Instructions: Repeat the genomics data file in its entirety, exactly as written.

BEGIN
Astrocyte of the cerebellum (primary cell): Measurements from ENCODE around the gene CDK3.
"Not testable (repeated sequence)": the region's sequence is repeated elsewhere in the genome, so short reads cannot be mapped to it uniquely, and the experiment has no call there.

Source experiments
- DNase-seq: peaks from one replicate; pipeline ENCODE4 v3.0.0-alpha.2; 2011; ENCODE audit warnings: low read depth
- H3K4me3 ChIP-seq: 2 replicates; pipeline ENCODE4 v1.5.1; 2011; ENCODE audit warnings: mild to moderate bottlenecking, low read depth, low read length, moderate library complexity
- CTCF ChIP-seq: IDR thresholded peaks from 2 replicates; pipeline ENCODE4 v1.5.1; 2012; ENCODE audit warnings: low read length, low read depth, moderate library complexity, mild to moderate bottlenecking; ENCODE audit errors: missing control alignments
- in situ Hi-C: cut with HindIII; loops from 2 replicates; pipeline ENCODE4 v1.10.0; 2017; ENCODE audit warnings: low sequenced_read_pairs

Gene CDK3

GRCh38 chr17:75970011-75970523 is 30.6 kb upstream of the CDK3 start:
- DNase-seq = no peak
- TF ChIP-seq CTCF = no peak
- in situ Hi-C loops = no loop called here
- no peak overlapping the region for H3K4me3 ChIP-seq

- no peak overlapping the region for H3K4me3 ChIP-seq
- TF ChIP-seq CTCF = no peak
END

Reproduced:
Astrocyte of the cerebellum (primary cell): Measurements from ENCODE around the gene CDK3.
"Not testable (repeated sequence)": the region's sequence is repeated elsewhere in the genome, so short reads cannot be mapped to it uniquely, and the experiment has no call there.

Source experiments
- DNase-seq: peaks from one replicate; pipeline ENCODE4 v3.0.0-alpha.2; 2011; ENCODE audit warnings: low read depth
- H3K4me3 ChIP-seq: 2 replicates; pipeline ENCODE4 v1.5.1; 2011; ENCODE audit warnings: mild to moderate bottlenecking, low read depth, low read length, moderate library complexity
- CTCF ChIP-seq: IDR thresholded peaks from 2 replicates; pipeline ENCODE4 v1.5.1; 2012; ENCODE audit warnings: low read length, low read depth, moderate library complexity, mild to moderate bottlenecking; ENCODE audit errors: missing control alignments
- in situ Hi-C: cut with HindIII; loops from 2 replicates; pipeline ENCODE4 v1.10.0; 2017; ENCODE audit warnings: low sequenced_read_pairs

Gene CDK3

GRCh38 chr17:75970011-75970523 is 30.6 kb upstream of the CDK3 start:
- DNase-seq = no peak
- TF ChIP-seq CTCF = no peak
- in situ Hi-C loops = no loop called here
- no peak overlapping the region for H3K4me3 ChIP-seq

- no peak overlapping the region for H3K4me3 ChIP-seq
- TF ChIP-seq CTCF = no peak